Researchers hope brain's plasticity can be used to treat disorders
Retraining the brain may help stroke survivors, and those who suffer from dystonia and Parkinson's
Exactly what triggers dystonia — an involuntary muscle contraction of the hand, fingers, neck or mouth, which is sometimes very painful — is unclear. But some researchers think the underlying problem that causes it may also be the key to treating it, and other brain-linked disorders like Parkinson's.
Ajax, Ont. professional musician Jamie Shear explained how he first noticed his own dystonia.
"Picked up the guitar. Couldn't hold the pick the way I wanted to," he said. "So I went to see a doctor."
Shear's doctor is Robert Chen, a dystonia specialist at Toronto Western Hospital. Chen diagnosed Jamie with "focal dystonia," a type of involuntary contraction involving just one or a few muscles.
The Dystonia Medical Research Foundation says the disorder affects 300,000 people in the U.S. and Canada. According to the U.K.-based Dystonia Society, it can affect members of any profession which requires repeated movements — like writers, athletes or craftspeople — but is more common among musicians than any other professional group.
The underlying problem in all cases is normal brain plasticity — the brain's ability to form new connections between neurons through experience — gone rogue.
"Say someone would keep practicing a musical instrument," said Chen. "You want to induce a good type of plasticity, to learn how to play maybe a very difficult sequence. But in some cases this can go wrong and lead to an unfavourable or abnormal type of motor program."
Muscle function is initiated by the motor cortex, straddling the top of your brain. Towards the bottom, the basal ganglia make motions smooth. Right behind, the cerebellum acts as an autopilot, monitoring your body position on the fly, calculating how best to move when the motor cortex says "go."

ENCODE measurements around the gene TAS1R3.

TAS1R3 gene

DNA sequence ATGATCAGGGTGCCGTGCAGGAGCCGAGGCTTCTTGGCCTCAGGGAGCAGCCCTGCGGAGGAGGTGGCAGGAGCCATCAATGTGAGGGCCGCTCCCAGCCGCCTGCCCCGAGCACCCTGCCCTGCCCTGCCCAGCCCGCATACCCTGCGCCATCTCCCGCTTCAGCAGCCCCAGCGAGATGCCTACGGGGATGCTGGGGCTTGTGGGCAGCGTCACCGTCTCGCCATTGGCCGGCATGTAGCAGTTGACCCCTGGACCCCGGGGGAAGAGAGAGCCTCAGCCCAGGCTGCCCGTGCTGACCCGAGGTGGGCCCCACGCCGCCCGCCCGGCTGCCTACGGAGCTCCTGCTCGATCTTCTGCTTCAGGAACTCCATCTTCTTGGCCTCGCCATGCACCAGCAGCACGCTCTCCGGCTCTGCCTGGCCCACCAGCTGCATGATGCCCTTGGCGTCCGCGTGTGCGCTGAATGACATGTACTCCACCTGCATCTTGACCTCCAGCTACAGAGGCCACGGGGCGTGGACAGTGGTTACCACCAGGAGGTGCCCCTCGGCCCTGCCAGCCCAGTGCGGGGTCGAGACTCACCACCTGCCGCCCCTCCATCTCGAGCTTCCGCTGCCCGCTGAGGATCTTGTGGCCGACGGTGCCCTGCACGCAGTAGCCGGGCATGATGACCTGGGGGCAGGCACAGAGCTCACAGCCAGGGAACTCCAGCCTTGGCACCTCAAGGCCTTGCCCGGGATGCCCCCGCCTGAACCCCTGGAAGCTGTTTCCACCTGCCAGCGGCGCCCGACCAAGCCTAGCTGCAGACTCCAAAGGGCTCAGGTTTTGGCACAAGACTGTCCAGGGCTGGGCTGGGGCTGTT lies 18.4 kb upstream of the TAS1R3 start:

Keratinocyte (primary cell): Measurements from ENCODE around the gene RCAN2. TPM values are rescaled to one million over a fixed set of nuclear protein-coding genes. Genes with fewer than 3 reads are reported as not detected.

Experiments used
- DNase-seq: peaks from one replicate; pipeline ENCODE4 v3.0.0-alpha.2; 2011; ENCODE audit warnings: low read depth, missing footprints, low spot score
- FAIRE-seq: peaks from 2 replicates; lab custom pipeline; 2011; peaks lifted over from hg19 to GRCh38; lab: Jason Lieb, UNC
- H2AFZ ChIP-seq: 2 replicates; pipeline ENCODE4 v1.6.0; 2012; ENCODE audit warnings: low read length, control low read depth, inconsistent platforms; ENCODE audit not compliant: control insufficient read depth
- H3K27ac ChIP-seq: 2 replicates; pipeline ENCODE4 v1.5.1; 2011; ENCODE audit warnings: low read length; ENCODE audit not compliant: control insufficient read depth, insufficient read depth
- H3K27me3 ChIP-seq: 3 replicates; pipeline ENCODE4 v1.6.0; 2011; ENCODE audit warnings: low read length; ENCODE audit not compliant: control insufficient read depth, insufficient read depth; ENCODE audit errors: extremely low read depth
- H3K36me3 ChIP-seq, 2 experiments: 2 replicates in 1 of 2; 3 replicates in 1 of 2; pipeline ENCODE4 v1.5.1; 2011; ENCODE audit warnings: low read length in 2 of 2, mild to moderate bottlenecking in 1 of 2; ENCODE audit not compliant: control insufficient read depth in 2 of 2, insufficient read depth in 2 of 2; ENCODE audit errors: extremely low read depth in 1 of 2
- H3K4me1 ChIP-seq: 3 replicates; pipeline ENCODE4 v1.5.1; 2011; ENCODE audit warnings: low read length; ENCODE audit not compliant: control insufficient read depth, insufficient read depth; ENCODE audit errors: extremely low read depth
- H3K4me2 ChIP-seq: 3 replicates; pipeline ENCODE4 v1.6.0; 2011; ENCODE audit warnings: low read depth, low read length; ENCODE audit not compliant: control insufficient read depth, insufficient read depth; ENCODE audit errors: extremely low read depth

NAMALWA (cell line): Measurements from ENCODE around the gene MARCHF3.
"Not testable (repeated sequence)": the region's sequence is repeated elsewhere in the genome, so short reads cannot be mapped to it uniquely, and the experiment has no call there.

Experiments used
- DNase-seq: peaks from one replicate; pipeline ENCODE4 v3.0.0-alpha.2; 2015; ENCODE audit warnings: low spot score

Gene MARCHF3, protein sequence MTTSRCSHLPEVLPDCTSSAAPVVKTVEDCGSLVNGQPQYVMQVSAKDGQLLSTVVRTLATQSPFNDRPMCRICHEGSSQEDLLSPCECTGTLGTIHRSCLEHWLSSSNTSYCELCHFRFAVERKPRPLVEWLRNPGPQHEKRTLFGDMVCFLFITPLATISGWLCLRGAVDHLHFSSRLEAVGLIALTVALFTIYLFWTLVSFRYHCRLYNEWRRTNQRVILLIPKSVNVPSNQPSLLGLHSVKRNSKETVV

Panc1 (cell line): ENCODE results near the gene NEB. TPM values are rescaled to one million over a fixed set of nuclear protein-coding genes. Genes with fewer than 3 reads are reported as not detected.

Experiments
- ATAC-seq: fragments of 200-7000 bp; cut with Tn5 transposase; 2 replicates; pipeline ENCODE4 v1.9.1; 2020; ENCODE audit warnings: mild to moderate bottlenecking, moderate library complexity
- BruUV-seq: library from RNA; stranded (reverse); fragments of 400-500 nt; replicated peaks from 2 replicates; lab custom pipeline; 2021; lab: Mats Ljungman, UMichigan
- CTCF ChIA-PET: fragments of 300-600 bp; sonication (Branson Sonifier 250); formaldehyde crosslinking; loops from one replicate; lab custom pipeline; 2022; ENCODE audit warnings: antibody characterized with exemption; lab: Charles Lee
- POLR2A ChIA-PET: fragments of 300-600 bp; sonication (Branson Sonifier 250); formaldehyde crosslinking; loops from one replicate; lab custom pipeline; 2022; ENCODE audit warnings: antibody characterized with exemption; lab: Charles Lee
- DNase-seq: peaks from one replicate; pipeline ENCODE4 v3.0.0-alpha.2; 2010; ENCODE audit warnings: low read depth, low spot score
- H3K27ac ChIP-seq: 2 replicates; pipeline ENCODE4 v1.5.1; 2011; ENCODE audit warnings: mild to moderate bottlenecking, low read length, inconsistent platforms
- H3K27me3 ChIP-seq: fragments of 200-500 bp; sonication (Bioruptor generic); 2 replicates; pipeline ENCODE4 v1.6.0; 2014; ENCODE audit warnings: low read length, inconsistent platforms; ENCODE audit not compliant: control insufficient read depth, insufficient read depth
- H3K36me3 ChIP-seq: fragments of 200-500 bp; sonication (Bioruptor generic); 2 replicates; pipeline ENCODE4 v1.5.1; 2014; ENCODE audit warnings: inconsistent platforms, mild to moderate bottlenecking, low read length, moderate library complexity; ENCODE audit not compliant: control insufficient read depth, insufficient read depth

"Traditionally, we think that dystonia is mainly a disturbance of the basal ganglia," said Chen. "Patients with a stroke in the basal ganglia will often develop dystonia. But in the last, I'd say, five to 10 years, there is lots more evidence that the cerebellum is also involved."
'Tangled networks' lead to disorder
Philippe Isope, of France's Institute of Cellular and Integrative Neurosciences, studies the cerebellum in his lab in Strasbourg, France. He explains that neuronal circuits are like a highway system that constantly monitors and adjusts itself — plastically.
"Imagine that you have a big mesh of highway," Isope said. "If the action is okay, there is a mechanism that will say, 'That was a good road.' Communication points between two cells — between two neurons — will be strengthened by the fact that the action is well done."
Sometimes, though, networks get tangled up, and muscles stiffen. The result is Shear's fingers lifting away from his guitar pick, for example, or a person with torticollis — excruciating neck spasms.
Dystonia can also affect the eyes, eyelids, mouth, tongue and rectum.
"This problem is a communication breakdown," said Isope.
The solution may be to use the brain's plasticity to stop the rogue neural loop, and restore the good one.
Teaching the brain new patterns
"Basically, what you do is to provoke new plasticity in the network, and then the network can learn again the correct pattern, in a sense."
Back in Ajax, Shear's dystonia has not gone away. Researchers are studying ways to help brain circuits get over their hiccups.
"I have gone and volunteered for different areas of experimentation, where they've created headaches for me," he said. "But enough for them to do research and give me free Botox at the same time."
Botox injections weaken the tiny muscles that make Jamie's digits lift from his pick. His cerebellum should respond by backing off these muscles, and assigning others in their place. The same approach may work for the tens of thousands of other Canadians with focal dystonia.
Having learned how to replace hiccupping neural circuits in people with dystonia, the next step could be to restore motor function in stroke patients, for example — where some circuits have died, but others can be recruited; or getting Parkinson's patients to sing in choirs, thereby restoring facial expression.
How best to promote brain plasticity in different clinical situations is the big question.
The research goes on.